Signal pathways involved in apigenin inhibition of growth and induction of apoptosis of human anaplastic thyroid cancer cells

Recently we demonstrated that several flavonoids can inhibit the proliferation of certain human thyroid cancer cell lines. Among the flavonoids tested, apigenin and luteolin are the most effective inhibitors of these tumor cell lines. In the present study, we investigated the signal transduction mechanism associated with the growth inhibitory effect of apigenin, using a human anaplastic thyroid carcinoma cell line, ARO.

Induction of cell cycle arrest and apoptosis by apigenin in human prostate carcinoma cells

Apigenin, a common dietary flavonoid abundantly present in fruits and vegetables, may have the potential for prevention and therapy for prostate cancer. Here, we report for the first time that apigenin inhibits the growth of androgen-responsive human prostate carcinoma LNCaP cells and provide molecular understanding of this effect.

Induction of apoptosis by apigenin in leukaemia HL-60 cells

The potency of these flavonoids on these features of apoptosis were in the order of: apigenin>quercetin>myricetin>kaempferol in HL-60 cells treated with 60?M flavonoids. These results suggest that flavonoid-induced apoptosis is stimulated by the release of cytochrome c to the cytosol, by procaspase-9 processing, and through a caspase-3-dependent mechanism. The induction of apoptosis by flavonoids may be attributed to their cancer chemopreventive activity. Furthermore, the potency of flavonoids for inducing apoptosis may be dependent on the numbers of hydroxyl groups in the 2-phenyl group and on the absence of the 3-hydroxyl group. This provides new information on the structure–activity relationship of flavonoids.

5,6-Dichloro-ribifuranosylbenzimidazole- and apigenin-induced sensitization of colon cancer cells to TNF–mediated apoptosis

Here we report that inhibition of CK2 in HCT-116 and HT-29 cells with the use of two specific CK2 inhibitors, 5,6-dichloro-ribifuranosylbenzimidazole (DRB) and apigenin, effected a synergistic reduction in cell survival when used in conjunction with TNF-. Furthermore, there was a demonstrable synergistic reduction in colony formation in soft agar with the use of the same combinations.


Apoptosis (aka Programmed Cell Death) is the internal mechanism of basically all biological cells to self-destruct when ‘malfunctioning’. With cancer cells mutate and overcome this design, making them in a sense immortal. So for about as long as cancer has been understood the holy grail in cancer research has been in discovering how to reinstitute apoptosis in cancer cells safely.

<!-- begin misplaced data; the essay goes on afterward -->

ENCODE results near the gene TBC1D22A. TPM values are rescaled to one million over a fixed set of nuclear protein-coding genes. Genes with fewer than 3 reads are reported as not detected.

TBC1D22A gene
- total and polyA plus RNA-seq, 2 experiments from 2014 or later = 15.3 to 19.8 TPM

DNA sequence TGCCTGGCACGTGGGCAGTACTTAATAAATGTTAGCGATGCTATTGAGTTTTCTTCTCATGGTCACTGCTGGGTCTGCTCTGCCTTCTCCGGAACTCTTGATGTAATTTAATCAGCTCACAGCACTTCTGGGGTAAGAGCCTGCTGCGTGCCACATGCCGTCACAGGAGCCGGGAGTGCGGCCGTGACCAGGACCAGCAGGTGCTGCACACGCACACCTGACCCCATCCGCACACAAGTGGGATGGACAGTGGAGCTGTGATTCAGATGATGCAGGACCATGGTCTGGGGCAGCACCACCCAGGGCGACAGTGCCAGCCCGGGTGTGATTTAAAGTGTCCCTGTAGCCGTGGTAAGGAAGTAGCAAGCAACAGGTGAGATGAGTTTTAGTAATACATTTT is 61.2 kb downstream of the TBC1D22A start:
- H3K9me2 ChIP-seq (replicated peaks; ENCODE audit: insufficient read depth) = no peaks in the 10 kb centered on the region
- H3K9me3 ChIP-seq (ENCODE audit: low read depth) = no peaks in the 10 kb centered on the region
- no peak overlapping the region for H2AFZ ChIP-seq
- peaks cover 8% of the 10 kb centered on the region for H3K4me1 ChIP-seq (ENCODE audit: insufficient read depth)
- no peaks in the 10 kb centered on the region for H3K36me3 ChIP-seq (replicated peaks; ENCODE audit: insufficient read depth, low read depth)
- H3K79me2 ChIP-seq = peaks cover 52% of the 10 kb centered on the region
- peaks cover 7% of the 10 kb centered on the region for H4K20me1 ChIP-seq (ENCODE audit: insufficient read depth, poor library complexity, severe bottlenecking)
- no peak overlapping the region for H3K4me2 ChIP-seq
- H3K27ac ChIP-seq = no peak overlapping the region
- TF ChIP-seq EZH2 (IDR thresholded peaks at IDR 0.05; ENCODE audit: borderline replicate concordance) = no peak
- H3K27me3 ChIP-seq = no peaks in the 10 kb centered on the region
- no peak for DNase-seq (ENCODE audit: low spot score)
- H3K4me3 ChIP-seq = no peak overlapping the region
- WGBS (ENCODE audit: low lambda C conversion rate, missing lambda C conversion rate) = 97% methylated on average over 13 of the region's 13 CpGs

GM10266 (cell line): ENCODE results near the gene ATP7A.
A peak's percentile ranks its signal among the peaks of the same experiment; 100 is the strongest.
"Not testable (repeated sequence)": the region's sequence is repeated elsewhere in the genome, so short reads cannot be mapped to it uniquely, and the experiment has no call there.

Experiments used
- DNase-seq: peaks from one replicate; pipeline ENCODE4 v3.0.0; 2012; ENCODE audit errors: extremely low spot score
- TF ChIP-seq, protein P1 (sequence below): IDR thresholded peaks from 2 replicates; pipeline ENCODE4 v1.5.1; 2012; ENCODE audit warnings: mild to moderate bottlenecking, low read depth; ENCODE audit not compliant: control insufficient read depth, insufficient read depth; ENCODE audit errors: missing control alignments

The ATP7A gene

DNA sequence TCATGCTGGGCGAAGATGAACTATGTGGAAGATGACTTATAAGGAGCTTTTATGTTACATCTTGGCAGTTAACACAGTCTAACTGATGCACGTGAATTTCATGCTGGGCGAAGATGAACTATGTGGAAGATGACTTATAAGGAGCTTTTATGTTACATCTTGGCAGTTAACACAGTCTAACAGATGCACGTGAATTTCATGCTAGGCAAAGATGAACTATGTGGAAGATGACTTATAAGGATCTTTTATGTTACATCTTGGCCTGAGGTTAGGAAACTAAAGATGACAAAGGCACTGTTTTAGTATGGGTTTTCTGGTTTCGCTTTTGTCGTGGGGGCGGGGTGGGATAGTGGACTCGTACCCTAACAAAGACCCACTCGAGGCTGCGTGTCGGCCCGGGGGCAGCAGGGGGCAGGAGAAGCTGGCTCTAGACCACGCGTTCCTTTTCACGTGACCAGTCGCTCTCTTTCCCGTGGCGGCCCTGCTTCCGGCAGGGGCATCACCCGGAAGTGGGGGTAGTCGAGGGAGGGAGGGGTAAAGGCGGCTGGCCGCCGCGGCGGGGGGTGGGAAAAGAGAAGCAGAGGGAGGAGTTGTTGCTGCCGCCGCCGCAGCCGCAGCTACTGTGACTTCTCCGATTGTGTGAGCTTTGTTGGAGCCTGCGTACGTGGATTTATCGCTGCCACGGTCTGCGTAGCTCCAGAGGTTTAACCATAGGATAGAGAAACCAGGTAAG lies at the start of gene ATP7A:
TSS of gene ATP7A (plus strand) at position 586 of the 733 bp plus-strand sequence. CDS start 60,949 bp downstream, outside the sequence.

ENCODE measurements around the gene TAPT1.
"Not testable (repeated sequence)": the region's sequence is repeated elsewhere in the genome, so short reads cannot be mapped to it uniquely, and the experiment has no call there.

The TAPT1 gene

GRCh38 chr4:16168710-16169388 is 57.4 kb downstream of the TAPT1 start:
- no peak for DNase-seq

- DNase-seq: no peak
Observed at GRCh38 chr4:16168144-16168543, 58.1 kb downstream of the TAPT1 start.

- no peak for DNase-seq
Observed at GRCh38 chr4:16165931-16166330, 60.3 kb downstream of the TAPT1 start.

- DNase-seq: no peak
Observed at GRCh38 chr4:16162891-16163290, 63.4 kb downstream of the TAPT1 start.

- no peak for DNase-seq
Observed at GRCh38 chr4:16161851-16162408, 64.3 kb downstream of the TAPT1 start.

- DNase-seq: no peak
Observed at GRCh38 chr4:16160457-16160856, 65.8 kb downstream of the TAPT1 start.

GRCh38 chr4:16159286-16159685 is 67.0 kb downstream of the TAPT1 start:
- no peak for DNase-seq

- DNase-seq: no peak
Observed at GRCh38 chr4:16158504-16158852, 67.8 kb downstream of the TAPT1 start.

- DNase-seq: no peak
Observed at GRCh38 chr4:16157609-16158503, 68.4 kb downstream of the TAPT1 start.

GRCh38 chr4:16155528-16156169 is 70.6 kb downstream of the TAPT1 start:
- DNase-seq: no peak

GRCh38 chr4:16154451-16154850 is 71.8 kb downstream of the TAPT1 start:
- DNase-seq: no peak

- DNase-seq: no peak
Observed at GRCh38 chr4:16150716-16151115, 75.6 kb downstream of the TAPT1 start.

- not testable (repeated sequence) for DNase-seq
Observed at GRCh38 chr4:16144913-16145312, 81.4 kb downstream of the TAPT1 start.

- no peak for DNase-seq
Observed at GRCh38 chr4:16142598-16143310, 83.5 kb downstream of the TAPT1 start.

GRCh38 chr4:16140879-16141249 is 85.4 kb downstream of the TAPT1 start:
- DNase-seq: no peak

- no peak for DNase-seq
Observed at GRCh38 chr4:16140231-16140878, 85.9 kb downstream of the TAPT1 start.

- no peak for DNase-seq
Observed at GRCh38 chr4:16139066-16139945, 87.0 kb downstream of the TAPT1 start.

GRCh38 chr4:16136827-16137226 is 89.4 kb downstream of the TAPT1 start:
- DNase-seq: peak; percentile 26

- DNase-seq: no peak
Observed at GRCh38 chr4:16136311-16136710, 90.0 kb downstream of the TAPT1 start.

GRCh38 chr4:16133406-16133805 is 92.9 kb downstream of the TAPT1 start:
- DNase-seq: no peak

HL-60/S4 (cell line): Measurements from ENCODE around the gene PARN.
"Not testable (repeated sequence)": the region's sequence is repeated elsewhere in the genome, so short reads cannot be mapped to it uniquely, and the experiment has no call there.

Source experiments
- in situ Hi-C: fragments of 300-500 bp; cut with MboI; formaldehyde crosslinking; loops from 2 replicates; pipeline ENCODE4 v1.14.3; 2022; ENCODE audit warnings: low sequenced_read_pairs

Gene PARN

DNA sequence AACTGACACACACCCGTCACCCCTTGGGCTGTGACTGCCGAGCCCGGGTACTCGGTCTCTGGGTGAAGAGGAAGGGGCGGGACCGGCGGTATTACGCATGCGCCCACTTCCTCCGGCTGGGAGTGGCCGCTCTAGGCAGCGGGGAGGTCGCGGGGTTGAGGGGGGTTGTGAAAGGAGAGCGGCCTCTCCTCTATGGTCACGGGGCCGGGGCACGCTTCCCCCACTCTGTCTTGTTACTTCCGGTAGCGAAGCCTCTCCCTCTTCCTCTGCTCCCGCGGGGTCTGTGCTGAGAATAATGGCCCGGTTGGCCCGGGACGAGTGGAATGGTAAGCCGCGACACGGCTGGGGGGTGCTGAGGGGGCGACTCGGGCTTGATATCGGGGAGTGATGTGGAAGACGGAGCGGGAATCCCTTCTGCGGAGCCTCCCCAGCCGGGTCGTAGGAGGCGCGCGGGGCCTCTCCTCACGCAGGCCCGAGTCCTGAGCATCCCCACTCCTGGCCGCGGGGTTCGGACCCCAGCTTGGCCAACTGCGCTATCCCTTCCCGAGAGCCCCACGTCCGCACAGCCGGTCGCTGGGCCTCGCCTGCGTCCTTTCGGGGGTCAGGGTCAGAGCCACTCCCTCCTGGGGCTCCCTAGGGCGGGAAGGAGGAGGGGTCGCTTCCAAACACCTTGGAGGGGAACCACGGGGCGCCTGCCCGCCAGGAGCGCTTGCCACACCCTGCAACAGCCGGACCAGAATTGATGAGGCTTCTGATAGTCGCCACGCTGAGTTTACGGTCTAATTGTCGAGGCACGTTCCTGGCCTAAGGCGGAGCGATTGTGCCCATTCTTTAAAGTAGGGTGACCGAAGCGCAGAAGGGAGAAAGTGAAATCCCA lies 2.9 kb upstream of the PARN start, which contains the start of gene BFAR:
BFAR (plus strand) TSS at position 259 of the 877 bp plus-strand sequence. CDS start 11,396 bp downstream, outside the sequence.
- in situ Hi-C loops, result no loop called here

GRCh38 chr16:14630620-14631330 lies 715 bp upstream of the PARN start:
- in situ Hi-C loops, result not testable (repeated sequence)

The thing is this holy grail has been found in numerous forms, yet the understanding of the general public is that it hasn’t and can only be solved with damaging radiation and chemotherapy. You might ask yourself why that is, and why haven’t known safe apoptosis inducers been aggressively pursued? Perhaps preventing terrorist attacks on national monuments are more important than the 550,000 individuals who die every year from cancer?

Arachidonyl Ethanolamide
Source: Cannabis

Arachidonyl ethanolamide induces apoptosis of uterine cervix cancer cells via aberrantly expressed vanilloid receptor-1

The major finding was that AEA induced apoptosis of CxCa cell lines via aberrantly expressed vanilloid receptor-1, whereas AEA binding to the classical CB1 and CB2 cannabinoid receptors mediated a protective effect. Furthermore, unexpectedly, a strong expression of the three forms of AEA receptors was observed in ex vivo CxCa biopsies.

Source: Wormwood Plant

Artemisinin Induces Apoptosis in Human Cancer Cells

Artemisinin is a chemical compound extracted from the wormwood plant, Artemisia annua L. It has been shown to selectively kill cancer cells in vitro and retard the growth of implanted fibrosarcoma tumors in rats. In the present research, we investigated its mechanism of cytotoxicity to cancer cells. …This rapid induction of apoptosis in cancer cells after treatment with DHA indicates that artemisinin and its analogs may be inexpensive and effective cancer agents.

Effects of artemisinin and its derivatives on growth inhibition and apoptosis of oral cancer cells

Artemisinin is of special biological interest because of its outstanding antimalarial activity. Recently, it was reported that artemisinin has antitumor activity. Its derivatives, artesunate, arteether, and artemeter, also have antitumor activity against melanoma, breast, ovarian, prostate, CNS, and renal cancer cell lines. Recently, monomer, dimer, and trimer derivatives were synthesized from deoxoartemisinin, and the dimers and the trimers were found to have much more potent antitumor activity than the monomers. …The deoxoartemisinin trimer was found to have greater antitumor effect on tumor cells than other commonly used chemotherapeutic drugs, such as 5-FU, cisplatin, and paclitaxel. Furthermore, the ability of artemisinin and its derivatives to induce apoptosis highlights their potential as chemotherapeutic agents, for many anticancer drugs achieve their antitumor effects by inducing apoptosis in tumor cells.

Transferrin receptor-dependent cytotoxicity of artemisinin–transferrin conjugates on prostate cancer cells and induction of apoptosis

Artemisinin, a natural product isolated from Artemisia annua, contains an endoperoxide group that can be activated by intracellular iron to generate toxic radical species. Cancer cells over-express transferrin receptors (TfR) for iron uptake while most normal cells express nearly undetectable levels of TfR. We prepared a series of artemisinin-tagged transferrins (ART-Tf) where different numbers of artemisinin units are attached to the N-glycoside chains of transferrin (Tf). The Tf bearing approximately 16 artemisinins retains the functionality of both Tf and artemisinin. Reduction of TfRs by TfR siRNA transfection significantly impaired the ability of ART-Tf, but not dihydroartemisinin, to kill cells. We also demonstrate that the ART-Tf conjugate kills the prostate carcinoma cell line DU 145 by the mitochondrial pathway of apoptosis.